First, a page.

About Breaking down Barriers
In many developing countries, people with disabilities are frequently forgotten in mainstream policy-making. They often face stigmatisation and discrimination and typically have problems accessing basic services related to education, employment and health services.
Civil society groups can advocate for more disability inclusive policies and practices. Success, however, is far from certain. ‘Breaking down barriers to inclusion’ seeks to understand the success factors of disability advocacy, with a special focus on children. By generating academic evidence, the project aims to strengthen Liliane Foundation and its local civil society partners in supporting, designing and implementing effective advocacy.
The project undertakes new academic research on disability advocacy in Cameroon, Sierra Leone and Zambia and reviews existing academic and non-academic evidence on (disability) advocacy. More information on the research approach used (e.g. research questions, methodology) can be found here. To ensure accessibility for a non-academic audience, research outputs are captured in project sheets summarizing key findings and practical implications.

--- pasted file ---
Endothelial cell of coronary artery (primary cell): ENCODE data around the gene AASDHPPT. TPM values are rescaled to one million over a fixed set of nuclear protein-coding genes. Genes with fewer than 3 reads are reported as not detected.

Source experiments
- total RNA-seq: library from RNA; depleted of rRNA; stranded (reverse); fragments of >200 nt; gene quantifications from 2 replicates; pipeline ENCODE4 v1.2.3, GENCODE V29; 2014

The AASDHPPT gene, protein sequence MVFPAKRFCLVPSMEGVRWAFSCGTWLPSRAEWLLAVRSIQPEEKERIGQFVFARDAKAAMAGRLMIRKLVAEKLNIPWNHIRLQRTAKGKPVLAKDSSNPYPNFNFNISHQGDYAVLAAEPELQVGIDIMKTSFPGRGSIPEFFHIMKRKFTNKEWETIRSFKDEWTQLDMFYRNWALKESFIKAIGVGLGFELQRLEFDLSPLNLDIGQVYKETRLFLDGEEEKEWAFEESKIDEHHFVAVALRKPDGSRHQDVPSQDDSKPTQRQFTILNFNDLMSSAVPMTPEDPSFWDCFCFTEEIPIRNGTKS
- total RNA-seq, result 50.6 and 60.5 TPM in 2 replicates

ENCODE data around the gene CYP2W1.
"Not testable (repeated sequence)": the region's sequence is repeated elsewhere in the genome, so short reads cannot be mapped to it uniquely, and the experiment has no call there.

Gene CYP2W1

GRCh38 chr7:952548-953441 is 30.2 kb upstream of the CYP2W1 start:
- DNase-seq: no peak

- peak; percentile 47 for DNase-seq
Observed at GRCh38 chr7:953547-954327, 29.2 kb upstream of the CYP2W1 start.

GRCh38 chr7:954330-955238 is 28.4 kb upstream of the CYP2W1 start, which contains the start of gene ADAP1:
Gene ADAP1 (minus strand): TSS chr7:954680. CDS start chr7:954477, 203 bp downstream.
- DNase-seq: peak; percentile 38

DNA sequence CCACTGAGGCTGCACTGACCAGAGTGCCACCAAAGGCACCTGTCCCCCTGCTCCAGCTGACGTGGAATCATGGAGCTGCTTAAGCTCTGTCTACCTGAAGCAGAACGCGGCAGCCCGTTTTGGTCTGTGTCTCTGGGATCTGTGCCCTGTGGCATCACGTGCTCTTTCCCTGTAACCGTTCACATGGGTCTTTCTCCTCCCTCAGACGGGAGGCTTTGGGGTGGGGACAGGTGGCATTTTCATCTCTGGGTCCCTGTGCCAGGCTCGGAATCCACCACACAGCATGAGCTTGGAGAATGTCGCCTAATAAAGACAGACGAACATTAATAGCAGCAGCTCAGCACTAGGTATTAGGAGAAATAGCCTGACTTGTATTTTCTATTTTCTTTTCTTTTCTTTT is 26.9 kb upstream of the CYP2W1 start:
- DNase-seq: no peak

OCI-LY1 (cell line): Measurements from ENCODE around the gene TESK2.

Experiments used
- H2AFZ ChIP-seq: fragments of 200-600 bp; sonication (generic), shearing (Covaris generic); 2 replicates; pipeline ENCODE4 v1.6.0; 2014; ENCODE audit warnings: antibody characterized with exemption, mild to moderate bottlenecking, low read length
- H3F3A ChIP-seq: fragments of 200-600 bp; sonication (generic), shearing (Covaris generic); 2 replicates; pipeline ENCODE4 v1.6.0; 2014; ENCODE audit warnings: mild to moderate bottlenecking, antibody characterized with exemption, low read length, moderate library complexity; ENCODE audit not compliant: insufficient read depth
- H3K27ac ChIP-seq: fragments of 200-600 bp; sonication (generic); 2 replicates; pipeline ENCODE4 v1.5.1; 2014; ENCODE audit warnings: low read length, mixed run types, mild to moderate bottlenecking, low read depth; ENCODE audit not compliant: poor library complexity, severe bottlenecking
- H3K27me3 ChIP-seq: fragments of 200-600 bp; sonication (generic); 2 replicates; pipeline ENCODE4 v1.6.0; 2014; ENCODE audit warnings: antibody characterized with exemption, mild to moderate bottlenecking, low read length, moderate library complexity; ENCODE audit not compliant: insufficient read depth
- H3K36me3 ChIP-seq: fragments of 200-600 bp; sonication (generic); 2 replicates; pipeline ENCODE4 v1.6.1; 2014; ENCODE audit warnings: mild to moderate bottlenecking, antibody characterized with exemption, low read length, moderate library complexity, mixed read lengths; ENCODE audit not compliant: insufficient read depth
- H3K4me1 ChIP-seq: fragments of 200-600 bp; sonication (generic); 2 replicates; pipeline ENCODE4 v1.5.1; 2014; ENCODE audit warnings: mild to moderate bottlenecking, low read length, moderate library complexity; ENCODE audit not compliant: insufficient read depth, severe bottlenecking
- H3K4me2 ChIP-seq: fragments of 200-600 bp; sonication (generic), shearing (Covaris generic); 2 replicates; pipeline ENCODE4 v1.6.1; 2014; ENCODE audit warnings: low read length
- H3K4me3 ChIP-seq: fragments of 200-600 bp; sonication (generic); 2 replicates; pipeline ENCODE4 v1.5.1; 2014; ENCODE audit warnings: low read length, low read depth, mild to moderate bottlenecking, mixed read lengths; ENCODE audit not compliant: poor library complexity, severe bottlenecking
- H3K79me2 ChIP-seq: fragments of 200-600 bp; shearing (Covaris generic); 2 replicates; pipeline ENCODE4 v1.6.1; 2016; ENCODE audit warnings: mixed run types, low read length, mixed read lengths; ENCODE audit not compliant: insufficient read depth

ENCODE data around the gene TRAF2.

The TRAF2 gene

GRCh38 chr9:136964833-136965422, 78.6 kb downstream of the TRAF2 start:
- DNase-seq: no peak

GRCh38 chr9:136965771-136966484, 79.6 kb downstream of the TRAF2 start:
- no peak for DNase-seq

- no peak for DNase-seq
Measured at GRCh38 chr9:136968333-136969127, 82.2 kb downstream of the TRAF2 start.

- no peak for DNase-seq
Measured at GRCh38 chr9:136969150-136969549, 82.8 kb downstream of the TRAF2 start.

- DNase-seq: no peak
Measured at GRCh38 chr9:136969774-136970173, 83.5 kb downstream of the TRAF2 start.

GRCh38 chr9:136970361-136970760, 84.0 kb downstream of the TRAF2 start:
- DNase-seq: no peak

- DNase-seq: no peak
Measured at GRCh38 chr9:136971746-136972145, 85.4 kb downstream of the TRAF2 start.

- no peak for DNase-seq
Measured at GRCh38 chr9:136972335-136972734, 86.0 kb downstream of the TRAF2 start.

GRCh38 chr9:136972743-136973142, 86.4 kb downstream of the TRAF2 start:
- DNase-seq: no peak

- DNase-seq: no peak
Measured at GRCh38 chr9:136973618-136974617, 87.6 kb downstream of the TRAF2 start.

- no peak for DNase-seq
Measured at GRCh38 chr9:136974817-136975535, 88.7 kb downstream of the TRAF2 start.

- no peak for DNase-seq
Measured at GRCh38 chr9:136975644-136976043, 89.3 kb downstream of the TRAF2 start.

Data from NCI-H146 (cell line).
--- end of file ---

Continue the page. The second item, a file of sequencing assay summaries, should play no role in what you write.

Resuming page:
Dr. Willem Elbers from the African Studies Centre at Leiden University supervises the research and is responsible for the academic quality of the project. He works closely with Anneke Donker from the Liliane Foundation who manages the capacity building elements of the project with the support of a small team. Research is primarily carried out by talented Research Master Students with the support of local experts dr. Aisha Ibrahim (Sierra Leone), dr. Walter Nwki (Cameroon) and Thomas Mtonga (Zambia). Practical local support is provided by One Family People in Sierra Leone, The Cameroon Baptist Convention Health Services and Cheshire Homes Society of Zambia.